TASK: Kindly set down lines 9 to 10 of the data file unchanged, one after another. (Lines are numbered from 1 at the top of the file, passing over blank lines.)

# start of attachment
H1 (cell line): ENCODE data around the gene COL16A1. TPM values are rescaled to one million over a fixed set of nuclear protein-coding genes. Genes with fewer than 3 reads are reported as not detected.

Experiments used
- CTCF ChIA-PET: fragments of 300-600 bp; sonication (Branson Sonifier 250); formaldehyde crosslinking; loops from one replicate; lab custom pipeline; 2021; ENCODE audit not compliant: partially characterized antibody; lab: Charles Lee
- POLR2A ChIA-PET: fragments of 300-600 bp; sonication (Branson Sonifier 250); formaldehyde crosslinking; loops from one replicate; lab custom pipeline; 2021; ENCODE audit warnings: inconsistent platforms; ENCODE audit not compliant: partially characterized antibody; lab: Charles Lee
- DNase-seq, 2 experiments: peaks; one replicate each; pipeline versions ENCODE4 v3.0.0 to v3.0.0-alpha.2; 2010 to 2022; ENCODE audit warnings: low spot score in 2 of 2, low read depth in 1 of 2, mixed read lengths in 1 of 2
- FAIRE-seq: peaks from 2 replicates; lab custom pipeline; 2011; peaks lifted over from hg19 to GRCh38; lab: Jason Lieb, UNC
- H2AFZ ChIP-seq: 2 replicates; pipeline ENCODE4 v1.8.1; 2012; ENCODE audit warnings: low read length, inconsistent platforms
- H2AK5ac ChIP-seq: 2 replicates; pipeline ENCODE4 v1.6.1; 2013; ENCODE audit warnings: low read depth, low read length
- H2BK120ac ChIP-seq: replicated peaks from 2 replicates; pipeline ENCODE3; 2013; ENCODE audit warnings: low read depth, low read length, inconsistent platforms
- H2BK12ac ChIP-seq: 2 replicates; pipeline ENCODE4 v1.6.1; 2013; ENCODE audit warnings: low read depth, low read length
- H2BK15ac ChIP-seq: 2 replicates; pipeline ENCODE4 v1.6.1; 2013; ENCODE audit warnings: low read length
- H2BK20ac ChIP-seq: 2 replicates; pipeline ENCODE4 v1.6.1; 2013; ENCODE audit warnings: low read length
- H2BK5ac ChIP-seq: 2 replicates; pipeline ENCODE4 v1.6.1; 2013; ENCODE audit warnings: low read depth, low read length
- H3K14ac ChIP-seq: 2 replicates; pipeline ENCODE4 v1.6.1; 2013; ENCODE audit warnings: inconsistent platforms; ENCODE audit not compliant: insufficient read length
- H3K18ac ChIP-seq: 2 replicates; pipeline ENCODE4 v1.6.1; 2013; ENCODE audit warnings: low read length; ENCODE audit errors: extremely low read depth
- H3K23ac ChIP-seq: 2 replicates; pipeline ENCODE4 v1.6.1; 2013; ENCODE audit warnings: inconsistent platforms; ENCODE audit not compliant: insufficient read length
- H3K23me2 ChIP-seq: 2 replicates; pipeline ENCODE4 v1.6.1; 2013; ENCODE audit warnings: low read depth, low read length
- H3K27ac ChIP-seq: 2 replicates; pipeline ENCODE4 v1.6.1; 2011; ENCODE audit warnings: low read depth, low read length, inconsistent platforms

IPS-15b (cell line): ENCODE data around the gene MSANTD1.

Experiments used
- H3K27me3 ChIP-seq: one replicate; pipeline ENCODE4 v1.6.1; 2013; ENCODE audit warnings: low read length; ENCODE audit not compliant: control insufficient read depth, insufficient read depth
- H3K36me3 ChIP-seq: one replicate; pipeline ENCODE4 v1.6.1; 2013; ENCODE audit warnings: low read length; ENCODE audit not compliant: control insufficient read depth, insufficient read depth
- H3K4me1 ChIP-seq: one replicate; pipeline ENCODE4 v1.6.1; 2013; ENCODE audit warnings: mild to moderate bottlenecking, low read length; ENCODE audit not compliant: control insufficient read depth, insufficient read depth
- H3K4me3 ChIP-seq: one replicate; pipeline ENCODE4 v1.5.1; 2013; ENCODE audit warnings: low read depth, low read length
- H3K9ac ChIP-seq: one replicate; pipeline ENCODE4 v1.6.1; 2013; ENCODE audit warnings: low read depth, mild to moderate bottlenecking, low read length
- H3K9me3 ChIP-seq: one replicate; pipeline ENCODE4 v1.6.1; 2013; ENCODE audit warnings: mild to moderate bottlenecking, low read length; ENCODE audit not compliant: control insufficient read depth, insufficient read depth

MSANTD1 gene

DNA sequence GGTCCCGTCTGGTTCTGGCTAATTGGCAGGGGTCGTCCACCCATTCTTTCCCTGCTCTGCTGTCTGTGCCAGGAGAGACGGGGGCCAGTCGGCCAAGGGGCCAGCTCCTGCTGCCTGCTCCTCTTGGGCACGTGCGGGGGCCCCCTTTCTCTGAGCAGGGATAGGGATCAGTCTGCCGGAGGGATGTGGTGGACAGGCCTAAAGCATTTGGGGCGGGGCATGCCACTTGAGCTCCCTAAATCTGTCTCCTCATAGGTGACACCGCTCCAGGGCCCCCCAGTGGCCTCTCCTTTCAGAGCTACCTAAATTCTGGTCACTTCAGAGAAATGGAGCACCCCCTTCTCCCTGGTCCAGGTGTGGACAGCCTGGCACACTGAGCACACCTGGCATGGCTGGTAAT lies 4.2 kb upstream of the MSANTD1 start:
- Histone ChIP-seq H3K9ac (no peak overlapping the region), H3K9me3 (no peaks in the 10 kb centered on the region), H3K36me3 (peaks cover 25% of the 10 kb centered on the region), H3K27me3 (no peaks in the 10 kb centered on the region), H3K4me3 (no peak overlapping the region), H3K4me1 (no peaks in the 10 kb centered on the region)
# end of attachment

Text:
- H2BK120ac ChIP-seq: replicated peaks from 2 replicates; pipeline ENCODE3; 2013; ENCODE audit warnings: low read depth, low read length, inconsistent platforms
- H2BK12ac ChIP-seq: 2 replicates; pipeline ENCODE4 v1.6.1; 2013; ENCODE audit warnings: low read depth, low read length